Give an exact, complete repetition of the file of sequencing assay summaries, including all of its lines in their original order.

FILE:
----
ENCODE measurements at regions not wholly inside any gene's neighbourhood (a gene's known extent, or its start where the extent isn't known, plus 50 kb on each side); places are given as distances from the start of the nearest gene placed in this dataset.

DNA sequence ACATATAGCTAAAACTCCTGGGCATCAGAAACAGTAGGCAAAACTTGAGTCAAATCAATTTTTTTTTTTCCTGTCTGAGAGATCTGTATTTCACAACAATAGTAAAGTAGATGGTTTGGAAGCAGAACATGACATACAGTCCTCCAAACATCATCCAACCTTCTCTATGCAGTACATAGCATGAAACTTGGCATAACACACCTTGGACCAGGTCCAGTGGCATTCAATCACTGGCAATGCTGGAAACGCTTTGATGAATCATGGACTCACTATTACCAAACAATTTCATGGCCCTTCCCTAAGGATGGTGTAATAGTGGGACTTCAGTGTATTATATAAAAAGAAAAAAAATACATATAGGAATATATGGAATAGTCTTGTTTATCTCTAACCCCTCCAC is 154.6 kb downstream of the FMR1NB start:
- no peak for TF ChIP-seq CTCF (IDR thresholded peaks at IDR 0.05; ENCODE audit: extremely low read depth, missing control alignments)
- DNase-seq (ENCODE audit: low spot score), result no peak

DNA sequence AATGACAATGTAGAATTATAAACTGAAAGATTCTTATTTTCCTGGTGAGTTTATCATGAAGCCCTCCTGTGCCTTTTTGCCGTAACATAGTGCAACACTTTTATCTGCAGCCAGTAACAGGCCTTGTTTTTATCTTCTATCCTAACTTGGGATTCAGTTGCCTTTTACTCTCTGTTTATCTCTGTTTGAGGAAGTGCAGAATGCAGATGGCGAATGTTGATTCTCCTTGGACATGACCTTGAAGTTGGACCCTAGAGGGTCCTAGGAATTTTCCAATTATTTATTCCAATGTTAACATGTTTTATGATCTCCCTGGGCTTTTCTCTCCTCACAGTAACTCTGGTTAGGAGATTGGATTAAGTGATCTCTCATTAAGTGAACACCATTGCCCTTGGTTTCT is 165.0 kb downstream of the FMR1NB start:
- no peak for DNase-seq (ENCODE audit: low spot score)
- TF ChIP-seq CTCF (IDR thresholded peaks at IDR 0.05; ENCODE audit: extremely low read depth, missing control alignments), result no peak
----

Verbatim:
ENCODE measurements at regions not wholly inside any gene's neighbourhood (a gene's known extent, or its start where the extent isn't known, plus 50 kb on each side); places are given as distances from the start of the nearest gene placed in this dataset.

DNA sequence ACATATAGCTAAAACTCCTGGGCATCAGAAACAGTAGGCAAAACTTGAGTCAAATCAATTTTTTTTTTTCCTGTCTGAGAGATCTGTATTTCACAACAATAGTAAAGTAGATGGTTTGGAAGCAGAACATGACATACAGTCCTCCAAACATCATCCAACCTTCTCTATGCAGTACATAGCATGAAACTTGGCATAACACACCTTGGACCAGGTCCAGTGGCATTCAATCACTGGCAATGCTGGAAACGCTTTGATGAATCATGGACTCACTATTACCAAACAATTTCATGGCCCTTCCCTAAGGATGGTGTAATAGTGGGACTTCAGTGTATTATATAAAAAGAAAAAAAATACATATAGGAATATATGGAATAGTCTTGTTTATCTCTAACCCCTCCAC is 154.6 kb downstream of the FMR1NB start:
- no peak for TF ChIP-seq CTCF (IDR thresholded peaks at IDR 0.05; ENCODE audit: extremely low read depth, missing control alignments)
- DNase-seq (ENCODE audit: low spot score), result no peak

DNA sequence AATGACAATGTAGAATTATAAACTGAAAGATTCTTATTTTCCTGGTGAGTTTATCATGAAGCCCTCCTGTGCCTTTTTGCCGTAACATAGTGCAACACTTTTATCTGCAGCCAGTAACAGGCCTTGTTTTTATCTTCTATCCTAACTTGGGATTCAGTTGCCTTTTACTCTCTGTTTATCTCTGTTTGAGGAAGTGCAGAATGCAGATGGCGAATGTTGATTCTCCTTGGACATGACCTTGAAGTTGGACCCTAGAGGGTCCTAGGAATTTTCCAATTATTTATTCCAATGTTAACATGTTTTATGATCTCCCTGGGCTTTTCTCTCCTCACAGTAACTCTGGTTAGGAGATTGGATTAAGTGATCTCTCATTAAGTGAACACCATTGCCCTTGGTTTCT is 165.0 kb downstream of the FMR1NB start:
- no peak for DNase-seq (ENCODE audit: low spot score)
- TF ChIP-seq CTCF (IDR thresholded peaks at IDR 0.05; ENCODE audit: extremely low read depth, missing control alignments), result no peak